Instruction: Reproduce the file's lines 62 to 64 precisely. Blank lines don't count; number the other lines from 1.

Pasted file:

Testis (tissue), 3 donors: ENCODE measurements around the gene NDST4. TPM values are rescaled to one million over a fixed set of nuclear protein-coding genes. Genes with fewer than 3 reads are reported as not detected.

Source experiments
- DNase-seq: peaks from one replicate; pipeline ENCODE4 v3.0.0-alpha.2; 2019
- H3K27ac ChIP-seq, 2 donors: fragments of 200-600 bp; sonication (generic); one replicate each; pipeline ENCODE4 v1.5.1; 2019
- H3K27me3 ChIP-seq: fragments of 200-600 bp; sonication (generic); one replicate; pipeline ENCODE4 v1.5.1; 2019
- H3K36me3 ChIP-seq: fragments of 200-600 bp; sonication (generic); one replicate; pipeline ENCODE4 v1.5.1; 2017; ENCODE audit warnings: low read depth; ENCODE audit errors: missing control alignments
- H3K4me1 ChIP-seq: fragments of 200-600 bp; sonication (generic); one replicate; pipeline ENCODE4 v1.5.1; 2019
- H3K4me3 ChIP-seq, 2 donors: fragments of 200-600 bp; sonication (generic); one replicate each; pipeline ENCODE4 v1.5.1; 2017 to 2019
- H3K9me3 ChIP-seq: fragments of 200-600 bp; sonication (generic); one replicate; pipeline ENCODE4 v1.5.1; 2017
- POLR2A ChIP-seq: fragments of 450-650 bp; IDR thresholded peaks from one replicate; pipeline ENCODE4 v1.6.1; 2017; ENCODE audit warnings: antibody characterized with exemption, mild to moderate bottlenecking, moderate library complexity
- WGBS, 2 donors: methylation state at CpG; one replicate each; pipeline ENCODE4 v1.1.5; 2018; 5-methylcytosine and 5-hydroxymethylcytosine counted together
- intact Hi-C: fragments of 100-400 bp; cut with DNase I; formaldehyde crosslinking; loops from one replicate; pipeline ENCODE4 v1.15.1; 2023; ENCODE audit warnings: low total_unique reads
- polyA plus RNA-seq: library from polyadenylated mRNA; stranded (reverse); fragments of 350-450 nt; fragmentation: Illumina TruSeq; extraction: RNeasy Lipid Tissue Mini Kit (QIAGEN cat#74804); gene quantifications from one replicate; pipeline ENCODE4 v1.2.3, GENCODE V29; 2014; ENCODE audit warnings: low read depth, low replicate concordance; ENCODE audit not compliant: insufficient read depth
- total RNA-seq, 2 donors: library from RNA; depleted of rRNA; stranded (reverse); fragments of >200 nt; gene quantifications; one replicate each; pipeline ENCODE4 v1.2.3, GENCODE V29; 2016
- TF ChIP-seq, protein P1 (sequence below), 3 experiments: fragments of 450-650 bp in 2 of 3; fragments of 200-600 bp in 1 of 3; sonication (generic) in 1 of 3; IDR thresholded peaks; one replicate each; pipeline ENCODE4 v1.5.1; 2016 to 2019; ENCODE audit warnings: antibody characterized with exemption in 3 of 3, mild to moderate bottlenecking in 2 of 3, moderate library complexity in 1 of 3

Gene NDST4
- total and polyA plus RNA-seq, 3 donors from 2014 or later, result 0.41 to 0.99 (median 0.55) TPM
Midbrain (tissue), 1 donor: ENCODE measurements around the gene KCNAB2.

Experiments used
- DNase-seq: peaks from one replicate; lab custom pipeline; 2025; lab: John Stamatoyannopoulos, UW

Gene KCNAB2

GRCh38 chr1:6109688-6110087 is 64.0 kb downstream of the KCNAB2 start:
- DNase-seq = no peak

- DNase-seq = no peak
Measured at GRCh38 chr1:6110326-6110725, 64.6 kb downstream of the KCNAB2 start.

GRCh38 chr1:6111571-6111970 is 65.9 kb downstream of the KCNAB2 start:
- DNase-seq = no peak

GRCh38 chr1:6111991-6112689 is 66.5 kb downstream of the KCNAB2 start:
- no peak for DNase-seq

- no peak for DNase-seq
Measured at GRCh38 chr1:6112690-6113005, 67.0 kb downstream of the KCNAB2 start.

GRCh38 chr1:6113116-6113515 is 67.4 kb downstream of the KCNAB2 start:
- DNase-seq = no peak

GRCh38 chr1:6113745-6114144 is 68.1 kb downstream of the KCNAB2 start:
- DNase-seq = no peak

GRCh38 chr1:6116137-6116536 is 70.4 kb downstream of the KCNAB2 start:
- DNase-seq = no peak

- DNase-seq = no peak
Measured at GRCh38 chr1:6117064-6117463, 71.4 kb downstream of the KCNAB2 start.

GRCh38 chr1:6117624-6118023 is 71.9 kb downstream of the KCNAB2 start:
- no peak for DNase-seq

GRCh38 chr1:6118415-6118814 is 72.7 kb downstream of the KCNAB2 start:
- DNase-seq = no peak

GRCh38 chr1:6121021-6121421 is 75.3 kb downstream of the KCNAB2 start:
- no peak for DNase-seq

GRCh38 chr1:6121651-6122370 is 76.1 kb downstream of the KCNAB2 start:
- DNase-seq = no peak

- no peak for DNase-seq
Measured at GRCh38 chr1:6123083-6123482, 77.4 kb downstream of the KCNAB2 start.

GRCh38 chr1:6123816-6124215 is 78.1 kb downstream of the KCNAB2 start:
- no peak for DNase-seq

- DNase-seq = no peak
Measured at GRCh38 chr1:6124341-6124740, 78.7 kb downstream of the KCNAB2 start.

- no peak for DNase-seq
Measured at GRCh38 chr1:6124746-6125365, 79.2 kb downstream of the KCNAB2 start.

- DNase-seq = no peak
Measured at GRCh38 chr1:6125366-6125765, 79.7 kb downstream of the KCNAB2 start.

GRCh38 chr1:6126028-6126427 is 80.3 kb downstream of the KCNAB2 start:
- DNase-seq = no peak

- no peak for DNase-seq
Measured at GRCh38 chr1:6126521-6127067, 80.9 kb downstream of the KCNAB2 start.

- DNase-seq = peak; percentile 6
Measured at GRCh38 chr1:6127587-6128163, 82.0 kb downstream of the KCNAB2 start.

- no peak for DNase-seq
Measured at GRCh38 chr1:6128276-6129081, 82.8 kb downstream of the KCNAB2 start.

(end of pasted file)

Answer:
- DNase-seq = peak; percentile 6
Measured at GRCh38 chr1:6127587-6128163, 82.0 kb downstream of the KCNAB2 start.

- no peak for DNase-seq